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Open Access Correction

Correction: Global and regional estimates of cancer mortality and incidence by site: II. results for the global burden of disease 2000

Kenji Shibuya1*, Colin D Mathers1, Cynthia Boschi-Pinto2, Alan D Lopez3 and Christopher JL Murray4

Author affiliations

1 Global Program on Evidence for Health Policy, World Health Organization, Geneva, Switzerland

2 Family and Community Health/Child and Adolescent Health and Development, World Health Organization, Geneva, Switzerland

3 School of Population Health, University of Queensland, Herston, Australia

4 Executive Director, Evidence and Information for Policy, World Health Organization, Geneva, Switzerland

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Citation and License

BMC Cancer 2003, 3:20  doi:10.1186/1471-2407-3-20

The electronic version of this article is the complete one and can be found online at: http://www.biomedcentral.com/1471-2407/3/20


Received:17 July 2003
Accepted:23 July 2003
Published:23 July 2003

© 2003 Shibuya et al; licensee BioMed Central Ltd. This is an Open Access article: verbatim copying and redistribution of this article are permitted in all media for any purpose, provided this notice is preserved along with the article's original URL.

Correction

After the publication of this work [1], we noticed the typographical errors in Tables 8, 9, 16, and 17: there were inconsistencies between the ranking of cancer mortality and incidence and their corresponding figures. Here we briefly present the results along with the revisions of the relevant tables since the ranking was corrected while the figures remained the same as the original.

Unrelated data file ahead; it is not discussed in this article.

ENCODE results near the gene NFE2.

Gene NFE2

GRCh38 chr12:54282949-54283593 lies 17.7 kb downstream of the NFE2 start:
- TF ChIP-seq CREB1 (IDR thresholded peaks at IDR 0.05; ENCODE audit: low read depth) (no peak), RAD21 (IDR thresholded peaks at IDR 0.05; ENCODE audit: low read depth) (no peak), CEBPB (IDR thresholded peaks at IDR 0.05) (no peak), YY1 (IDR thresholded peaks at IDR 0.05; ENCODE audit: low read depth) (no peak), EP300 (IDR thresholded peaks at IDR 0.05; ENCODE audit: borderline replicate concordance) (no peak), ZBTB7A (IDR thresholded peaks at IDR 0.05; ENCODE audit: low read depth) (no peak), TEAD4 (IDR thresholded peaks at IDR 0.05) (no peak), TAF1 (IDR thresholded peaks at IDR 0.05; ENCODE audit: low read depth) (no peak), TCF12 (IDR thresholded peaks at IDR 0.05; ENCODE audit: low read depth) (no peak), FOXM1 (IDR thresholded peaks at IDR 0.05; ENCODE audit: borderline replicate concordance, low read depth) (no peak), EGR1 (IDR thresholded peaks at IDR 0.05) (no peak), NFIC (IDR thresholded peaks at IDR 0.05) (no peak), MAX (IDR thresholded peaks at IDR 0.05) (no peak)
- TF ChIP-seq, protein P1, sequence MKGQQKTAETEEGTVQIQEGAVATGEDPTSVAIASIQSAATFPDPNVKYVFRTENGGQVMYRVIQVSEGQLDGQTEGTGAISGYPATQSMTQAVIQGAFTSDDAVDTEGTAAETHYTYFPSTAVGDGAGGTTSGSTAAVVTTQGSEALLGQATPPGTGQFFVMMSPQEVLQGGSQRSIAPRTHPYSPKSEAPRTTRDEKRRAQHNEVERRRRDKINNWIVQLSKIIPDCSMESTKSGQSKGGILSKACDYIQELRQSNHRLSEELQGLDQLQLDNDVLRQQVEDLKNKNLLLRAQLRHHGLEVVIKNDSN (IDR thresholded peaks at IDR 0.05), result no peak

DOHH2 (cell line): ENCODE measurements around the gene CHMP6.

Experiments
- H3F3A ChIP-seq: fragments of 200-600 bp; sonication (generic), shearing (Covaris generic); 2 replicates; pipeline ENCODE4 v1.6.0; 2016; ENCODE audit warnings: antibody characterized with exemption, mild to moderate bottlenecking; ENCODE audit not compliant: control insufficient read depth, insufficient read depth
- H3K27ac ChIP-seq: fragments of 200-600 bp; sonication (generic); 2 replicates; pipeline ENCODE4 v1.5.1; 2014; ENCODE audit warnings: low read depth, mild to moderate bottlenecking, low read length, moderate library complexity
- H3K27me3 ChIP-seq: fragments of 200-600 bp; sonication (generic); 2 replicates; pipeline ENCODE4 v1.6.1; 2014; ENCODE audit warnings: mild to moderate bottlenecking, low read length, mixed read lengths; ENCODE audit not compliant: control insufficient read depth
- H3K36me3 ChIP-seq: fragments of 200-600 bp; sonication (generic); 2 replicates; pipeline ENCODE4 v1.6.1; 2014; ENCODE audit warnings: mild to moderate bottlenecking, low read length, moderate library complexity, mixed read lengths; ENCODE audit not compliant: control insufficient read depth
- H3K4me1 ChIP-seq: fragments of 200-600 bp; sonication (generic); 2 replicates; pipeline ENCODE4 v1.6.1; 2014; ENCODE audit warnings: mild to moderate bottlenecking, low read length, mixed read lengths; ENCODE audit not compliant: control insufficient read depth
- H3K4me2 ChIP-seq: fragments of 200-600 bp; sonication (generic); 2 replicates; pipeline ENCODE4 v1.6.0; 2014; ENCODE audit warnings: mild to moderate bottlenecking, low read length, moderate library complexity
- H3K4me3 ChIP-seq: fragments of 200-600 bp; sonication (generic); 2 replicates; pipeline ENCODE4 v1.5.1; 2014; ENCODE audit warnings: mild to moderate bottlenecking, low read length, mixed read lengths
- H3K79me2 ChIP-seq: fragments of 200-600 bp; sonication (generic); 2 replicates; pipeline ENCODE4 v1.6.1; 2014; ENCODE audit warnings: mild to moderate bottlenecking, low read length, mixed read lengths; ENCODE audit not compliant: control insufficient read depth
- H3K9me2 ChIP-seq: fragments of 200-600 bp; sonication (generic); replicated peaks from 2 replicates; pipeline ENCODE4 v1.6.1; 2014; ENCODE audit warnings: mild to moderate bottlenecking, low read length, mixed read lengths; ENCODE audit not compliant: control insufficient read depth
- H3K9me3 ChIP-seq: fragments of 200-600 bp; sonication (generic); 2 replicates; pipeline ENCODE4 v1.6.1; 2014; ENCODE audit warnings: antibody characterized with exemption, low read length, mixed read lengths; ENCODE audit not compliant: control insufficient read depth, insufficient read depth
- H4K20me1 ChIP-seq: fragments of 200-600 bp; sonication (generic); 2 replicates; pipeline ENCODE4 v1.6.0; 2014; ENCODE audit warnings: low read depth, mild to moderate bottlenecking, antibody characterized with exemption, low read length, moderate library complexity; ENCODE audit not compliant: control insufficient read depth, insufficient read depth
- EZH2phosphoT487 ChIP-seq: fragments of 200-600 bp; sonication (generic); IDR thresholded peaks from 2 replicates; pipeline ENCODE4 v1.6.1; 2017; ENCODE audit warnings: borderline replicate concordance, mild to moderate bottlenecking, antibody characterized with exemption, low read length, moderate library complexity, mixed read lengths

Tables 1 and 2 represent the ranking of the number of deaths by cancer site in the world and three selected sub regions: African Region with a high child and adult mortality (AfrE), European Region with a very low child and adult mortality (EurA), and South East Asia Region with a low child and adult mortality (SearB). Lung cancer was the leading cause of cancer deaths in the world, accounting for 17% of total cancer mortality, followed by cancers of stomach (12% of total), colon and rectum (9%), liver (9%), and breast (7%). In males, lung, stomach, and liver cancers were the three most common causes of cancer deaths. The leading cause of cancer deaths among females was breast cancer, but lung cancer was already one of the largest causes of female cancer mortality.

Table 1. Ranking of the global cancer deaths by site, 2000

Table 2. Ranking of selected regional cancer deaths by site, 2000

The distribution of common cancer incidence was somewhat similar to that of mortality: lung cancer was the most common cancer in the world in 2000, accounting for 13% of total cancer incidence, followed by cancers of colon and rectum (10% of total), breast (10%), stomach (10%), and liver (6%) (Table 3). As in mortality distribution, there is a significant variation in the distribution of site-specific cancer incidence by region (Table 4). The variations in the distribution of site-specific new cases of cancer by region were also similar to those observed in mortality distribution.

Table 3. Ranking of the global cancer incidence by site, 2000

Table 4. Ranking of the selected regional cancer incidence by site, 2000

We regret any inconvenience that this inaccuracy in the tables might have caused. We wish to thank Dr. Robert Dubrow of Yale University School of Medicine for bringing this matter to our attention.

References

  1. Shibuya K, Mathers CD, Boschi-Pinto C, Lopez AD, Murray CJL: Global and regional estimates of cancer mortality and incidence by site: II. results for the global burden of disease 2000.

    BMC Cancer 2002, 2:37. PubMed Abstract | BioMed Central Full Text OpenURL

Pre-publication history

The pre-publication history for this paper can be accessed here:

http://www.biomedcentral.com/1471-2407/3/20/prepub